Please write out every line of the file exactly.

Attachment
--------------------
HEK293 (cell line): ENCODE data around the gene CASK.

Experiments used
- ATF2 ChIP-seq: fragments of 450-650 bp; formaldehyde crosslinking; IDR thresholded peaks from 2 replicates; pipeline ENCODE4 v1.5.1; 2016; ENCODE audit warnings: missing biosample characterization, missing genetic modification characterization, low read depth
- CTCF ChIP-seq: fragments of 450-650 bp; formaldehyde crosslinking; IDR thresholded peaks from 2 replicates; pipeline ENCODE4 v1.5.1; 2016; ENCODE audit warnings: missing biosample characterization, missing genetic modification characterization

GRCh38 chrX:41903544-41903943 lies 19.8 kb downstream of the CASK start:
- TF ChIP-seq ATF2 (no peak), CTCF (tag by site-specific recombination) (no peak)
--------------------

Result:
HEK293 (cell line): ENCODE data around the gene CASK.

Experiments used
- ATF2 ChIP-seq: fragments of 450-650 bp; formaldehyde crosslinking; IDR thresholded peaks from 2 replicates; pipeline ENCODE4 v1.5.1; 2016; ENCODE audit warnings: missing biosample characterization, missing genetic modification characterization, low read depth
- CTCF ChIP-seq: fragments of 450-650 bp; formaldehyde crosslinking; IDR thresholded peaks from 2 replicates; pipeline ENCODE4 v1.5.1; 2016; ENCODE audit warnings: missing biosample characterization, missing genetic modification characterization

GRCh38 chrX:41903544-41903943 lies 19.8 kb downstream of the CASK start:
- TF ChIP-seq ATF2 (no peak), CTCF (tag by site-specific recombination) (no peak)